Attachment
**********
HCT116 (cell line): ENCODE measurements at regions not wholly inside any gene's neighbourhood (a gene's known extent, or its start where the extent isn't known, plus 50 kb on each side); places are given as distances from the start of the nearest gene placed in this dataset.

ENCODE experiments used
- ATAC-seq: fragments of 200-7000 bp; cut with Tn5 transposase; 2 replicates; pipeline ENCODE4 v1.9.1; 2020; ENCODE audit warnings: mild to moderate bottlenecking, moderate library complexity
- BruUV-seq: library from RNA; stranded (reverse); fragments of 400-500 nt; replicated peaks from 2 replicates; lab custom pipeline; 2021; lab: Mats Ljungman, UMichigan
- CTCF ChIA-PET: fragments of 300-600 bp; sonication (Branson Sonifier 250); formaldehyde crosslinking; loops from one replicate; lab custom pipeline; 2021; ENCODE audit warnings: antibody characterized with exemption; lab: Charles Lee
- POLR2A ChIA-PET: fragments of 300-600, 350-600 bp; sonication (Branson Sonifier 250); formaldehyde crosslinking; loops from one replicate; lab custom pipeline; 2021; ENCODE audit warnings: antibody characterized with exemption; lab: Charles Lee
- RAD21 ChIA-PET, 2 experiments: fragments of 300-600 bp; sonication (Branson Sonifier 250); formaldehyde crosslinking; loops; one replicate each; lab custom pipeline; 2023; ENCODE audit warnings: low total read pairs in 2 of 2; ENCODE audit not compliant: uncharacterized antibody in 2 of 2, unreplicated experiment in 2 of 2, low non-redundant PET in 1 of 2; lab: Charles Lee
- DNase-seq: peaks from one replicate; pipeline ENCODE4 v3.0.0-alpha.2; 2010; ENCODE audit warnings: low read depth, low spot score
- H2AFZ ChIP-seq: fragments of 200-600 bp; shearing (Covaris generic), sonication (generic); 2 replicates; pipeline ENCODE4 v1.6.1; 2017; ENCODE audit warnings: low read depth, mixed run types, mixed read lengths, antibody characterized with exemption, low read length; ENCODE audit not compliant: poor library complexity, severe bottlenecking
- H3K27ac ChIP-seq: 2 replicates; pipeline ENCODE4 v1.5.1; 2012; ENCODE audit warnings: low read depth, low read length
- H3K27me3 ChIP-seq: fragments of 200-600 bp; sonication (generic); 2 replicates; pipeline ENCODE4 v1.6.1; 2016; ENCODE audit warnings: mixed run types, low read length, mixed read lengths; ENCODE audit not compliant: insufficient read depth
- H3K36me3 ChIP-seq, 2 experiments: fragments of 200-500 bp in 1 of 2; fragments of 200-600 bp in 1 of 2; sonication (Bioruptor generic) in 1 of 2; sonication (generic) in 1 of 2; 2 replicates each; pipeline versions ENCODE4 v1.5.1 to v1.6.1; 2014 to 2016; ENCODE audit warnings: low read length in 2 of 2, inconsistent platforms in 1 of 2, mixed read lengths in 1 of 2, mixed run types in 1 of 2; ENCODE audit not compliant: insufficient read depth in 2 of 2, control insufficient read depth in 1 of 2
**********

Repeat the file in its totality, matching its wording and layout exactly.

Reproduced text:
HCT116 (cell line): ENCODE measurements at regions not wholly inside any gene's neighbourhood (a gene's known extent, or its start where the extent isn't known, plus 50 kb on each side); places are given as distances from the start of the nearest gene placed in this dataset.

ENCODE experiments used
- ATAC-seq: fragments of 200-7000 bp; cut with Tn5 transposase; 2 replicates; pipeline ENCODE4 v1.9.1; 2020; ENCODE audit warnings: mild to moderate bottlenecking, moderate library complexity
- BruUV-seq: library from RNA; stranded (reverse); fragments of 400-500 nt; replicated peaks from 2 replicates; lab custom pipeline; 2021; lab: Mats Ljungman, UMichigan
- CTCF ChIA-PET: fragments of 300-600 bp; sonication (Branson Sonifier 250); formaldehyde crosslinking; loops from one replicate; lab custom pipeline; 2021; ENCODE audit warnings: antibody characterized with exemption; lab: Charles Lee
- POLR2A ChIA-PET: fragments of 300-600, 350-600 bp; sonication (Branson Sonifier 250); formaldehyde crosslinking; loops from one replicate; lab custom pipeline; 2021; ENCODE audit warnings: antibody characterized with exemption; lab: Charles Lee
- RAD21 ChIA-PET, 2 experiments: fragments of 300-600 bp; sonication (Branson Sonifier 250); formaldehyde crosslinking; loops; one replicate each; lab custom pipeline; 2023; ENCODE audit warnings: low total read pairs in 2 of 2; ENCODE audit not compliant: uncharacterized antibody in 2 of 2, unreplicated experiment in 2 of 2, low non-redundant PET in 1 of 2; lab: Charles Lee
- DNase-seq: peaks from one replicate; pipeline ENCODE4 v3.0.0-alpha.2; 2010; ENCODE audit warnings: low read depth, low spot score
- H2AFZ ChIP-seq: fragments of 200-600 bp; shearing (Covaris generic), sonication (generic); 2 replicates; pipeline ENCODE4 v1.6.1; 2017; ENCODE audit warnings: low read depth, mixed run types, mixed read lengths, antibody characterized with exemption, low read length; ENCODE audit not compliant: poor library complexity, severe bottlenecking
- H3K27ac ChIP-seq: 2 replicates; pipeline ENCODE4 v1.5.1; 2012; ENCODE audit warnings: low read depth, low read length
- H3K27me3 ChIP-seq: fragments of 200-600 bp; sonication (generic); 2 replicates; pipeline ENCODE4 v1.6.1; 2016; ENCODE audit warnings: mixed run types, low read length, mixed read lengths; ENCODE audit not compliant: insufficient read depth
- H3K36me3 ChIP-seq, 2 experiments: fragments of 200-500 bp in 1 of 2; fragments of 200-600 bp in 1 of 2; sonication (Bioruptor generic) in 1 of 2; sonication (generic) in 1 of 2; 2 replicates each; pipeline versions ENCODE4 v1.5.1 to v1.6.1; 2014 to 2016; ENCODE audit warnings: low read length in 2 of 2, inconsistent platforms in 1 of 2, mixed read lengths in 1 of 2, mixed run types in 1 of 2; ENCODE audit not compliant: insufficient read depth in 2 of 2, control insufficient read depth in 1 of 2